LPG part of Victoria's renewable cooking, heating & hot water needs
14 December 2023
TODAY's release of the Victorian Government's Gas Roadmap Update recognises that not all gases are the same. LPG has unique paths to net zero emissions that are commercially viable, reliable and relatively easy without the massive costs of switching to electricity.
"This Update provides important recognition that leaves the door wide open to LPG being a partner with electrification in achieving net zero, without the hefty price tag," Gas Energy Australia CEO Brett Heffernan explained.
"Today's announcement by Minister D'Ambrosio will go some way to relieving pressures on Victorian families doing it tough, showing that hugely expensive electrification isn't the only option homeowners have to achieve net zero.
"Over 356,000 Victorian families already rely on LPG for in-home cooking, hot water and heating, and it has been growing year-on-year for some 15 years. They can go on using LPG without needing to bite the bullet on switching to more expensive electrical appliances and achieve net zero emissions from bioLPG over the same timeframe as the electricity grid.
"BioLPG, likely to be available in Australia from as soon as 2025-26, is derived from waste products and is a by-product of biodiesel and sustainable aviation fuel production using the hydrotreated vegetable oil process, which is expected to be commonplace in Australia. BioLPG is a one-for-one replacement with regular LPG, requiring no additional capital costs as the same cylinders, pipes and appliances/equipment can be used seamlessly.
"It's also a much-needed boost to families in Victoria on natural gas, as they can easily and cost-effectively switch to LPG rather than electricity. The State Government's ban on natural gas connections in residential settings in 2024 does not apply to LPG.
"Switching from natural gas to LPG, typically, requires minor changes by a licensed gasfitter. If, in rare cases, natural gas equipment cannot be made LPG-compliant, new LPG appliances retail for about half the price of electrical appliances and come without the costs of rewiring homes to cope.
"BioLPG will be an important complement to electrification, providing reliable, affordable and flexible energy. Wind and solar are disappointingly not meeting their targets. With coal exiting the grid, renewable gases will be essential for homes, businesses and farms across the state, while taking pressure off an increasingly overburdened electricity sector.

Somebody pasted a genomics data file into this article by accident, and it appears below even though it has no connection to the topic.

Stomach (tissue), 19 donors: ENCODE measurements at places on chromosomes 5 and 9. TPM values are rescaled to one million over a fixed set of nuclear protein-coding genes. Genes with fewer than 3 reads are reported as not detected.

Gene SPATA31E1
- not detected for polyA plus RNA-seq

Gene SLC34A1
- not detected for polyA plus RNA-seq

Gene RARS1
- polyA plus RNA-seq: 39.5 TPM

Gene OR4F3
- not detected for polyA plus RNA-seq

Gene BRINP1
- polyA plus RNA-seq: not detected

"Sticking with LPG or, indeed, switching to it, can save households and businesses tens of thousands of dollars on more expensive electrical appliances, retrofitting premises to suit and/or having to upgrade homes and buildings from Phase 1 to Phase 3 wiring to cope with new power loads.
"According to modelling by Frontier Economics, the most efficient CO2 electrical appliances will set Victorian families back around $12,000 in upfront costs (appliance and installation), save a few hundred dollars over a year on bills, but would only reduce emissions by 9kg per week. That's about the volume of typical BBQ cylinder.
"In Victoria it would take homeowners 12 years to get a return on that investment. Faced with these costs, families might opt for cheaper, though less CO2 efficient, electrical appliances thinking they're doing the right thing. But emissions from these appliances are higher than gas. Switching from gas to low efficiency electrical appliances increases each Victorian home's emissions by a staggering 960kg per year.
"The gulf between rhetoric and reality is already dawning on many. Last year, Frontier Economics put the cost of switching to all-electric homes at up to $42,000. Victorian families have since told us they've been quoted not to expect change out of $50,000. In the ACT, we've been advised it runs to $55,000. One family in Canberra whose ducted gas heating system died, sought to replace it with an electric alternative. The quote was $20,000 due to all the hidden costs. Not surprisingly, they went with a new ducted gas unit.
"Today's recognition by the Victorian Government that LPG can transition to renewable alternatives and, thereby, provide an alternative to all-electric homes comes on the heels of the Tasmanian Government's Gas Strategy, which also makes it clear the industry's commitment to decarbonise is a fillip for flexible, reliable energy supply.
"Bit-by-bit the reality of net zero bioLPG is sinking in and getting traction with decision-makers. We will continue to work collaboratively with the Victorian Government on the opportunities for bioLPG to be a partner in achieving the state's dual needs for reliable energy and emission reduction targets."
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